Globalization API discussion

Brendan Eich brendan at
Mon Nov 21 10:25:06 PST 2011

On Nov 21, 2011, at 9:52 AM, Allen Wirfs-Brock wrote:

> On Nov 20, 2011, at 8:30 PM, Brendan Eich wrote:
>> On Nov 20, 2011, at 1:18 PM, David Herman wrote:
>>>> I would not add more implicit magic to JS. E4X had junk like this in it, which only ever concealed bugs.
>>> I'm of two minds about this. In the abstract, I agree with Brendan; fail-soft conceals bugs. But in reality, our destructuring logic is incredible fail-soft. Hardly anything in destructuring is treated as an error. And the syntax really *wants* to match the common pattern. So I'm torn.
>> 1. Failing to write that means a destructuring parameter with default values within the pattern cannot be observed via arguments[i] as undefined (or null?). If missing, the undefined will be replaced by a fresh object. This isn't consistent with any other combination of destructuring parameters and parameter default values.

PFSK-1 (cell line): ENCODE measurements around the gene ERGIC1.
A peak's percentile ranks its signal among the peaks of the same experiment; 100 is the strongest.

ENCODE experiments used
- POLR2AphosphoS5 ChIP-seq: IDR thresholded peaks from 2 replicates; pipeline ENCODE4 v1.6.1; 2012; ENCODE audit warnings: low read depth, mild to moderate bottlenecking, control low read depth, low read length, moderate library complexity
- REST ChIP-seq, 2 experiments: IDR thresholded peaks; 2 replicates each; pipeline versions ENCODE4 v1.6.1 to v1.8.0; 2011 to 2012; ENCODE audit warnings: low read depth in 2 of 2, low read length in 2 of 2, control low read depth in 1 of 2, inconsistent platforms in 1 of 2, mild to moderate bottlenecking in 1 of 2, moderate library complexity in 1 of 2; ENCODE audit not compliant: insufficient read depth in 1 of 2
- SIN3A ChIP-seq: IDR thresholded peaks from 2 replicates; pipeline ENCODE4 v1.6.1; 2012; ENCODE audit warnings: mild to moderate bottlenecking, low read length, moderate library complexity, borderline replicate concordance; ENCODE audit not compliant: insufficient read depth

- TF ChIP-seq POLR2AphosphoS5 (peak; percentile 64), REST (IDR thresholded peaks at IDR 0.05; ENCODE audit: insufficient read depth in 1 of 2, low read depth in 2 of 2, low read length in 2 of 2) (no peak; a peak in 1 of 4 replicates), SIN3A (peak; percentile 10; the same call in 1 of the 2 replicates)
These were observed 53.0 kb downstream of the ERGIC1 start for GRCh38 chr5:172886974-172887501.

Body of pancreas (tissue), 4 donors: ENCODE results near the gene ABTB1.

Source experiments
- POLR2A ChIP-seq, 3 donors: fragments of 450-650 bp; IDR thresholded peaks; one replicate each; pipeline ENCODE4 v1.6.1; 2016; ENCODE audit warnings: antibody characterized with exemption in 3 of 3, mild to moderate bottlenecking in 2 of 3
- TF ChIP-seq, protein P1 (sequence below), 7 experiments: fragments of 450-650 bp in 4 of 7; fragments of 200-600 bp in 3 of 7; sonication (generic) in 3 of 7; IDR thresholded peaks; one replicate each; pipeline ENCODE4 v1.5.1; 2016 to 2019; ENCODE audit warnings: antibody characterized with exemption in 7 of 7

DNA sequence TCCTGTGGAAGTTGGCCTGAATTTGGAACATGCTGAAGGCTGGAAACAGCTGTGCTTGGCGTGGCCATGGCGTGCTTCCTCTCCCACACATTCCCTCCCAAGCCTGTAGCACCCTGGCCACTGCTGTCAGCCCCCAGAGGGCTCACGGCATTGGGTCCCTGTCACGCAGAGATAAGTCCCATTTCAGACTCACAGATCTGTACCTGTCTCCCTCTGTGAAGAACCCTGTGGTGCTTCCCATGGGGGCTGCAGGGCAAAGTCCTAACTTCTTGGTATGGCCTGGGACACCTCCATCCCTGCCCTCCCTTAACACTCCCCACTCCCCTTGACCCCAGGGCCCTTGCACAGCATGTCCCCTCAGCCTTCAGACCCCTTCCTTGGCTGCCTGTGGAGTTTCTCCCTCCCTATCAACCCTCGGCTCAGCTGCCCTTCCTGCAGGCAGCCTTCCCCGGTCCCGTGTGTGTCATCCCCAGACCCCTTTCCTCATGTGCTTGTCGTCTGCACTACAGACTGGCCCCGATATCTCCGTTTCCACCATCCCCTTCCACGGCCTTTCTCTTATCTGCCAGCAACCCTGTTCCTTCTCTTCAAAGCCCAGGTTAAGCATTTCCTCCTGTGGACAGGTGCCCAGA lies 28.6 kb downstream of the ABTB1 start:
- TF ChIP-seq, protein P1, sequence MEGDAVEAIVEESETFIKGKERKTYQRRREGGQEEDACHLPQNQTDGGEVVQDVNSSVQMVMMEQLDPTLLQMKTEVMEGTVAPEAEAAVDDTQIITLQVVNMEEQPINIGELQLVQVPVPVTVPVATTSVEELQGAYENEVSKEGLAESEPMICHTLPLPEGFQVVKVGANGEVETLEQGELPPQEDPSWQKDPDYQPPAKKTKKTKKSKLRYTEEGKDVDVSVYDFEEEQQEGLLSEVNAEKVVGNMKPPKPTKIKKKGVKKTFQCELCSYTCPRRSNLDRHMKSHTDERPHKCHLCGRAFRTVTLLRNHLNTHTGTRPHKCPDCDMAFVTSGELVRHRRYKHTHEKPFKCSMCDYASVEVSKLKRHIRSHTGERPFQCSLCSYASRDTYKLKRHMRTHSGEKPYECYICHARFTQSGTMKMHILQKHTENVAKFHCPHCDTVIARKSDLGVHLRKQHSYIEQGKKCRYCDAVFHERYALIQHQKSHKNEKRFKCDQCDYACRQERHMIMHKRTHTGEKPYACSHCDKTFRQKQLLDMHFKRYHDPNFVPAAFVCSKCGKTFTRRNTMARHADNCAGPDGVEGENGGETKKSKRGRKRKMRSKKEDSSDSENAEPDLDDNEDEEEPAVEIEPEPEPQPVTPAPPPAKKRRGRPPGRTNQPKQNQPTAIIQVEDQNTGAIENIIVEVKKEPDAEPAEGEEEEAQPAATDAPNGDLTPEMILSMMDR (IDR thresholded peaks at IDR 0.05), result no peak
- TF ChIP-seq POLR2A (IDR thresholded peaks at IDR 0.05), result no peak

>> 2. If a function wants to throw an error for a missing options parameter, it has no way of telling other than arguments.length checking.
> function f({a,b} = (optionsMissing=true,{})) {
>    var optionsMissing;
>    if (optionsMissing) throw "missing options parameter";
>    ...
> or using Dave's do operator:
> function f({a,b} = do{ throw "missing options parameter",({})}) {

Ok, that's plausible for such a hard case. Let's get to 3, and past it.

>> 3. It's not hard to write " = {}".
> I agree.  I'm a little uncomfortable with exceptions originating from formal parameter initialization, but as soon as we allowed for default value expressions that became a possibility.  Overall, I suspect that implicitly providing a "={}" is just going to mask logic errors.

Also, how deep do you go:

function deep({{{hi = "there"}}}) {...}

deep() // this creates three objects?

The object creation could be optimized away, maybe, but the smell is getting worse. EIBTI.


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